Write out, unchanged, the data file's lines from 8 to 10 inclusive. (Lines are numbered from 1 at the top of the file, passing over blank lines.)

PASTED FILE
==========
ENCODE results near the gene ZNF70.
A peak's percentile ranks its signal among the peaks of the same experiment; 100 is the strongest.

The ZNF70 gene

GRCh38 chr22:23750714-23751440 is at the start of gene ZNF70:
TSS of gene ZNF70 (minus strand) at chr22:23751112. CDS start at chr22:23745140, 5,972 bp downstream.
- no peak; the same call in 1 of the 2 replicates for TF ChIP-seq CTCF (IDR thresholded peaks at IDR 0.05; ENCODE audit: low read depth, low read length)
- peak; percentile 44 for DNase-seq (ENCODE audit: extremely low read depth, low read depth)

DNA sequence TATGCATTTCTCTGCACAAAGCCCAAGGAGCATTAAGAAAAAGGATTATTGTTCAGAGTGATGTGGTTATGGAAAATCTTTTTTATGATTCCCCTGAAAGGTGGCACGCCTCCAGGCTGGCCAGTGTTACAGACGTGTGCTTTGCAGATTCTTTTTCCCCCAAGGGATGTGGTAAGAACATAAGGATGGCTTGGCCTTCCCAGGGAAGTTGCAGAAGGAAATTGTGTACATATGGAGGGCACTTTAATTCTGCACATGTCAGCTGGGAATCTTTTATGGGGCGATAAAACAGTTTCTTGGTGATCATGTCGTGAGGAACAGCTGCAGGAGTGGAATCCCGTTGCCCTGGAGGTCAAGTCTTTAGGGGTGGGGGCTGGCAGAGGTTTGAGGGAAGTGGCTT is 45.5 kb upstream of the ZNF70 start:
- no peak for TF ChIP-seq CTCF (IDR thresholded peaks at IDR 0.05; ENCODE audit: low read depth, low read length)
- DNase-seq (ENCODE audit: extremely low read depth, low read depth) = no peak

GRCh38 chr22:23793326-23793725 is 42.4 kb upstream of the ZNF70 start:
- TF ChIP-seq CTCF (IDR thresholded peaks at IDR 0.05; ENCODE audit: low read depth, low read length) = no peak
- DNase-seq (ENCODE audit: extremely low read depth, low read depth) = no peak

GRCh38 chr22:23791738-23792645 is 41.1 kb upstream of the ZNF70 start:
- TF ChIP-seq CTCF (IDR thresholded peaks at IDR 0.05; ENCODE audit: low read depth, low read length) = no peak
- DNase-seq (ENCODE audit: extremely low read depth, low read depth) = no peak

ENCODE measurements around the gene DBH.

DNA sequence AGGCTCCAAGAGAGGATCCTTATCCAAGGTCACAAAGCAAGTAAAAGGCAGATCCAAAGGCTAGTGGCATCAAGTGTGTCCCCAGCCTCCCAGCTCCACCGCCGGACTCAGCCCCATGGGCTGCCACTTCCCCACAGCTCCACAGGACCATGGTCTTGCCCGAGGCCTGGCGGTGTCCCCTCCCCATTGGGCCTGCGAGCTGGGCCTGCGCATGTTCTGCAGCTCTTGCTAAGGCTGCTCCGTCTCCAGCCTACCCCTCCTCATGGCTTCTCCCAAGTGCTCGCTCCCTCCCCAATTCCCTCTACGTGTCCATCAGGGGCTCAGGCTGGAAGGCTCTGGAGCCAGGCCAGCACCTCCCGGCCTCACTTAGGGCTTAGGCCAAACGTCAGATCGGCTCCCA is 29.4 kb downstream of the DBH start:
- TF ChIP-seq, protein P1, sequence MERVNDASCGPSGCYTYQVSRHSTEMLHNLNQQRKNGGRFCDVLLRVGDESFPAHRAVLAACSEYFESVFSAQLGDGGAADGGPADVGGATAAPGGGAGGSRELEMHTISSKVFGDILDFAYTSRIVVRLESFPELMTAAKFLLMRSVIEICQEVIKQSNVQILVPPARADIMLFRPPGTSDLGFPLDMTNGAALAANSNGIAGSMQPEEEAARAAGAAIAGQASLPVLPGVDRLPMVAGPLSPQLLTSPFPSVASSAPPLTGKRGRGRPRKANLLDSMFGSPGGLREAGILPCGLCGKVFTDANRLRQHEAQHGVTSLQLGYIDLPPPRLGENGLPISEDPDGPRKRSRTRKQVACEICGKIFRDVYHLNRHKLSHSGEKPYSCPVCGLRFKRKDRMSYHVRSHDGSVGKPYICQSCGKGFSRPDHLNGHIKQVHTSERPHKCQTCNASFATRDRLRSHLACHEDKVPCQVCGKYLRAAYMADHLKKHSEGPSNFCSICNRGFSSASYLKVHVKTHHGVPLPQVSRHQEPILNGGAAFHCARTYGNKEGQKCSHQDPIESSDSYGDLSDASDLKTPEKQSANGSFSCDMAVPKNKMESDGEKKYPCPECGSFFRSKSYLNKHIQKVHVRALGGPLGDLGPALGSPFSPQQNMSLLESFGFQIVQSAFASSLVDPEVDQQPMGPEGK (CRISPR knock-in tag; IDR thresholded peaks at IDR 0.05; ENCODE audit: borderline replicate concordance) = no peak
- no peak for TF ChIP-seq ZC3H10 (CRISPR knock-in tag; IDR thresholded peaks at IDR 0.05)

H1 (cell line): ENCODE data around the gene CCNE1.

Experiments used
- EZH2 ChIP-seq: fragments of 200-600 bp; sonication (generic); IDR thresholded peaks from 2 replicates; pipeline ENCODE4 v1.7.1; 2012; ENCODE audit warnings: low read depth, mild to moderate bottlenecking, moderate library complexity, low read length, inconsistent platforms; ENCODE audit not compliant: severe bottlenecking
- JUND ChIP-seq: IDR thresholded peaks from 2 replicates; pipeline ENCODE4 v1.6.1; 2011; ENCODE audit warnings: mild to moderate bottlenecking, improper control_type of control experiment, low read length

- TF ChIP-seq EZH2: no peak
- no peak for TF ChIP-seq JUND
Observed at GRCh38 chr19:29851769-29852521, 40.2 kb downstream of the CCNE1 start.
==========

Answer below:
DNA sequence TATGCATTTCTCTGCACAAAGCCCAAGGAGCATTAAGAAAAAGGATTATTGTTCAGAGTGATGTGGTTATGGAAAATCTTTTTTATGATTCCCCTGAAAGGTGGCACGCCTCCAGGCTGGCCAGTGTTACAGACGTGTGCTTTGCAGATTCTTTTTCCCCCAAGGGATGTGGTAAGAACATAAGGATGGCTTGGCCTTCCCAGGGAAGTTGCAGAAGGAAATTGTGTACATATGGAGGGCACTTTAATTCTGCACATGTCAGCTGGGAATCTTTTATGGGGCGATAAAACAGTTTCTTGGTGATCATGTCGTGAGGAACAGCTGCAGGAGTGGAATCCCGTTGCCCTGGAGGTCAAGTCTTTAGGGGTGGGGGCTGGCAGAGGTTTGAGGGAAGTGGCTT is 45.5 kb upstream of the ZNF70 start:
- no peak for TF ChIP-seq CTCF (IDR thresholded peaks at IDR 0.05; ENCODE audit: low read depth, low read length)
- DNase-seq (ENCODE audit: extremely low read depth, low read depth) = no peak